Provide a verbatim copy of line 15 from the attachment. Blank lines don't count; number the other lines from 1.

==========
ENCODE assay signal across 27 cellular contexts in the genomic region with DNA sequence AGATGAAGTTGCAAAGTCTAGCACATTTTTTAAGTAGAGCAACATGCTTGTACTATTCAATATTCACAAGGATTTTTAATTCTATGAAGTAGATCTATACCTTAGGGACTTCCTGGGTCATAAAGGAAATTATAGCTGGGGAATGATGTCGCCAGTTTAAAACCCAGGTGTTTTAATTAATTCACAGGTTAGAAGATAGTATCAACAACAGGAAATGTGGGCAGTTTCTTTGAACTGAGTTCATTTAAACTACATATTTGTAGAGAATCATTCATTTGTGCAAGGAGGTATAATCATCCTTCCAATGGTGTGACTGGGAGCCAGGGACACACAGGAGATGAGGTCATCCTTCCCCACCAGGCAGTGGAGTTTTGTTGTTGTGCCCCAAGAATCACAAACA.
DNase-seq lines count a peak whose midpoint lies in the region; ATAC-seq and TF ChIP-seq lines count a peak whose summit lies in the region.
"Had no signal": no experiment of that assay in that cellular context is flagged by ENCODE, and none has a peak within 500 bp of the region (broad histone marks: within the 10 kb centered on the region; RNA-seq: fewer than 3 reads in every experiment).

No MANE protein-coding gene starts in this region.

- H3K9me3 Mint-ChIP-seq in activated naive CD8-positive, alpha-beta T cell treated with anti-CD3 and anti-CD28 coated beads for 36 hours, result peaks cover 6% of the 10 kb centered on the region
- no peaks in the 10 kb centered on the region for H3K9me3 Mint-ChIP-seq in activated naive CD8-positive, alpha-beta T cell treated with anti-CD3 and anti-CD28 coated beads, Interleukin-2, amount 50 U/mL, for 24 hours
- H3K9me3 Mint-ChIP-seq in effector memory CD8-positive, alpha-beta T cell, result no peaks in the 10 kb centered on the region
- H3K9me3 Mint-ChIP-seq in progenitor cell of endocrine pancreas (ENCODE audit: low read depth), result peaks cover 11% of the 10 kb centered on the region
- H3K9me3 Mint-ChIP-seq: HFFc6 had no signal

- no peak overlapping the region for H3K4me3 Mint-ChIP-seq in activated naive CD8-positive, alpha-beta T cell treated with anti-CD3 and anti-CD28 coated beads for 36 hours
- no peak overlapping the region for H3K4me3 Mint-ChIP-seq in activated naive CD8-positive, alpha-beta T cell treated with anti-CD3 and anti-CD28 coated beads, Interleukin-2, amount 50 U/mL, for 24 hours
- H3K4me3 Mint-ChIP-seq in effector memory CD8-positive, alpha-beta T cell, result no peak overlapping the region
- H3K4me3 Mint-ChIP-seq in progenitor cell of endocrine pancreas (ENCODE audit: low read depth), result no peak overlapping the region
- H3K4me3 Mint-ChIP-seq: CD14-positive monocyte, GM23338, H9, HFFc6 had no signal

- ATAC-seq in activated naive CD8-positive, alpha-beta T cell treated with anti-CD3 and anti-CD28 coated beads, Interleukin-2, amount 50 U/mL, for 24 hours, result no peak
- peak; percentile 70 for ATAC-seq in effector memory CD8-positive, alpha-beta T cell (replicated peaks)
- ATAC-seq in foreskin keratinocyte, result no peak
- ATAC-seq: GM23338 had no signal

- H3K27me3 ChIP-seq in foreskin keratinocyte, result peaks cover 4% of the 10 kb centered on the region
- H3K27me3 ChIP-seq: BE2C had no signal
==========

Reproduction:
- ATAC-seq in activated naive CD8-positive, alpha-beta T cell treated with anti-CD3 and anti-CD28 coated beads, Interleukin-2, amount 50 U/mL, for 24 hours, result no peak